The river conditions, from the launch at Weeki Wachee Springs State Park to where I stopped at Roger's Park, require you to pay more attention to where you are going than what’s around you. Lots of bends coupled with the faster-flowing water will have you running into low hanging trees limbs if you are not careful. That is not so bad in the winter but if you are a bit squeamish about bugs (such as spiders) and snakes and it is summer time - then it's not so good at all. I’m just saying.
A Word About Florida's Snakes
Let’s go back to that Cottonmouth for a second. It’s one of Florida’s handful of venomous snakes and one that you do not want to mess with. The others are the diamond-backed rattlesnake, pigmy rattlesnake, Eastern coral snake (often mistaken for a scarlet king snake), copperhead, and timber rattlesnake (north Florida).
The Chassahowitzka Mission is Complete - For Now
With my soul filled by gliding manatees, crystal waters, other lifeforms and old friends, and with as many “captures” as possible safely in my camera’s memory chip, this "side-mission" was over. Many would say that I was fortunate not to cross paths with the Florida Nature Coast's own "Darth Vader," (the black bear) but a big part of me wished to have secretly observed him and prove that I have learned much since I was an inner knee-high Jedi photographer in training. No matter, time had run out for the little and big Jedi alike and it is time to climb back aboard our transport and head out of this galaxy toward the family base. But we will be back.
Final Note from Robert: I hope you enjoyed sharing this adventure with me, but I hope even more that it encourages you to go and plan a winter vacation to this part of Florida and experience many of its beautiful waterways where you never know what you might see.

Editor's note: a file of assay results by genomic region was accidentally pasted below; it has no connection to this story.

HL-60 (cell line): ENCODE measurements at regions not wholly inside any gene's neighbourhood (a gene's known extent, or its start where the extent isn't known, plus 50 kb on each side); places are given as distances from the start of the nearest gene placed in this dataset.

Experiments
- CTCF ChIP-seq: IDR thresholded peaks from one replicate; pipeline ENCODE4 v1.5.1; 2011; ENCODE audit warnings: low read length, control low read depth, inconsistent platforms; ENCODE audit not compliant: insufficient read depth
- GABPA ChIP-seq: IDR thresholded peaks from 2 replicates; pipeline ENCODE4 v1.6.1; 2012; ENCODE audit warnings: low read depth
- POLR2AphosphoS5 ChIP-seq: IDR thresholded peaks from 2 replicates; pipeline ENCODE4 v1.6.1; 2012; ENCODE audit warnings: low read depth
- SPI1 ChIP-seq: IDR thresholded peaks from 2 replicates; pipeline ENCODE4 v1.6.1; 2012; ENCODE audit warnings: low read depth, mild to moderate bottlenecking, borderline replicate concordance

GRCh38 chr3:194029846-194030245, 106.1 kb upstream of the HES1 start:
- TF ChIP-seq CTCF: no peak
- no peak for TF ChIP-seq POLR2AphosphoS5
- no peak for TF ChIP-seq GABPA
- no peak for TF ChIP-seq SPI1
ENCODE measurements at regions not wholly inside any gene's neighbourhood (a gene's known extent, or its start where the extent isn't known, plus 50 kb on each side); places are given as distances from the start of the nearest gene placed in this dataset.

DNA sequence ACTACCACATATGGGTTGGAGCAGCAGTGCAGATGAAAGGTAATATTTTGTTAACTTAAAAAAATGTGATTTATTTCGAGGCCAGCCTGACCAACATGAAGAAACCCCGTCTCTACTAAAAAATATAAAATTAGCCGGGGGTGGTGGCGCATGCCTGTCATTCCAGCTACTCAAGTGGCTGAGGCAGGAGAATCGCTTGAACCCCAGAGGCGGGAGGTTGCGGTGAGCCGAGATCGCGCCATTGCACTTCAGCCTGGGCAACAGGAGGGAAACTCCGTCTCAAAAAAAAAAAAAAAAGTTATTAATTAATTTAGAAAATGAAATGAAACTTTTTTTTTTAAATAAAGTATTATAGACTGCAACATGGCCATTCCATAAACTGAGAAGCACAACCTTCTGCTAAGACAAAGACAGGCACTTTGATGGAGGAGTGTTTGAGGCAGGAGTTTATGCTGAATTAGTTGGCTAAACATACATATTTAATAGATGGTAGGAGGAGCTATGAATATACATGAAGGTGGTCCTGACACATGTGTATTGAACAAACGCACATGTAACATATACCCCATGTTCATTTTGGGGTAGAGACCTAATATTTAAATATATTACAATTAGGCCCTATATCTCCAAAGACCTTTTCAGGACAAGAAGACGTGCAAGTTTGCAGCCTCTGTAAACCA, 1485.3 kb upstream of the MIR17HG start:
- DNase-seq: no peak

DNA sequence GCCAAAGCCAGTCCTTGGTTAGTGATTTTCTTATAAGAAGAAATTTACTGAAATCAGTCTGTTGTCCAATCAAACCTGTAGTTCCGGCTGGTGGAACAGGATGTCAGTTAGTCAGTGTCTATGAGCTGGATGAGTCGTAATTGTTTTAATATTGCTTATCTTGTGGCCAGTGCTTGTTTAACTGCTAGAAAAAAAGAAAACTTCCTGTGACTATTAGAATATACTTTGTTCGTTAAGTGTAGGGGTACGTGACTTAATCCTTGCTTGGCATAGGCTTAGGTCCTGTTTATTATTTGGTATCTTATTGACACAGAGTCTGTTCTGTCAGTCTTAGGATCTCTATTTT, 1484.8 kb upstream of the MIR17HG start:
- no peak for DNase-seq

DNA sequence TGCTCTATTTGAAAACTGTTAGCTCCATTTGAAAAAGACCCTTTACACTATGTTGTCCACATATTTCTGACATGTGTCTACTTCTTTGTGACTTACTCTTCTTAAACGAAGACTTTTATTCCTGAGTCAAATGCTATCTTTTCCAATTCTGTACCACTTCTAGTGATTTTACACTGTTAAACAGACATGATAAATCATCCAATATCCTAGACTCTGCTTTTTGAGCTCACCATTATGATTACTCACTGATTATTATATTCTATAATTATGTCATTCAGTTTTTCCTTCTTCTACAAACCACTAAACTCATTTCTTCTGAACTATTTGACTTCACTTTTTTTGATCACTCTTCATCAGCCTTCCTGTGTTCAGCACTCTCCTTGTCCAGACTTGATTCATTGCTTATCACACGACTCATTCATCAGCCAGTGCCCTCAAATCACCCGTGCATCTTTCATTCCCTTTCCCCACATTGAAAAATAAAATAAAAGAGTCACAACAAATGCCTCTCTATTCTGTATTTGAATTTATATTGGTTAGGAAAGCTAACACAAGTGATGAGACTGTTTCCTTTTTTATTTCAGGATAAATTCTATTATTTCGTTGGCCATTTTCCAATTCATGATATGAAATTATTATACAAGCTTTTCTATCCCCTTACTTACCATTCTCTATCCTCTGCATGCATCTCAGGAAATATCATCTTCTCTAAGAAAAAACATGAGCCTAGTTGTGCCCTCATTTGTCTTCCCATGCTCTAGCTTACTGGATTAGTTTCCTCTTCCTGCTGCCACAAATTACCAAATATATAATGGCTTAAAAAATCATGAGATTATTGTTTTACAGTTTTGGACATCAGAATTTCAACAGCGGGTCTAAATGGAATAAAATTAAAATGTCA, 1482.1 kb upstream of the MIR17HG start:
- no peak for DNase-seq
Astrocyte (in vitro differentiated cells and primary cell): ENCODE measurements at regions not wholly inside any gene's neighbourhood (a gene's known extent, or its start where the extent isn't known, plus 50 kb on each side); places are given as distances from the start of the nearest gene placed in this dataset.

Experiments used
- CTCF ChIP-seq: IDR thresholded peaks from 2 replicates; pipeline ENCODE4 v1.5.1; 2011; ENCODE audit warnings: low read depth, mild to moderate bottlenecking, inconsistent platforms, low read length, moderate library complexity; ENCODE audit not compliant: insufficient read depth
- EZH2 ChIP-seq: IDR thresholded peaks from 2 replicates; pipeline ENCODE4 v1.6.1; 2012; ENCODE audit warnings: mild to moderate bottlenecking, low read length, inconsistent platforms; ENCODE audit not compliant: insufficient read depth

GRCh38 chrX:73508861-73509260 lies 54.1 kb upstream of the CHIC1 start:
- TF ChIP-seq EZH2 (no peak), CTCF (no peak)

Special Thanks to FloridaSmart and the Friends of the Crystal River National Wildlife Refuge Complex
Robert Wallace's Nature Coast Photography Tips
Protect Your Photography Equipment in Wet Conditions
I know I don’t have to tell you to take extra care when it comes to your photography equipment when kayaking or canoeing. The Chassahowitzka River may be spring fed, but it connects with the Gulf of Mexico, and many areas are brackish (salt and fresh water mix). THAT can be bad for your delicate gear even without it going overboard. Always insure your equipment.
Quick Guide to Photographing Wildlife on Florida's Nature Coast
I was shooting with a Nikon D500 and a Tamron 150-600mm G2 series lens along with a Nikon D810 and a Nikon 24-70 f/2.8 (for environmental nature portraits and landscape). Both cameras and lenses are weathered sealed, but when it comes to salt water, it’s crucial that you clean the gear during your outing and right after (especially the glass!).
Be Ready for Surprises. Set up Your Camera Ahead of the Action
I set my camera up manually (the night before) to give me the best result possible no matter what subjects showed up. I set the D500 aperture to f/8 because I find that this gives me good enough foreground and background bokeh (blurring) while keeping pretty much all of the subject in focus.
The shutter speed was set at 1/800th of a second to help balance my handholding of the camera for sharper images. But I would thumb down to 1/500th of a second when needed to keep from underexposing in certain areas.
It may not be conducive to shoot at these setting all day long because natural light changes throughout the day or clouds may appear which could cause over or underexposure. I counter this by turning on the camera's auto ISO and setting the maximum ISO value that it can handle without introducing too much noise. In this case, I was safe to choose ISO 1000 without any worries of noise issues later. It’s important to note that I always photograph wildlife using both the continuous high speed and continuous focus setting. Wildlife is too unpredictable for just one snap and go.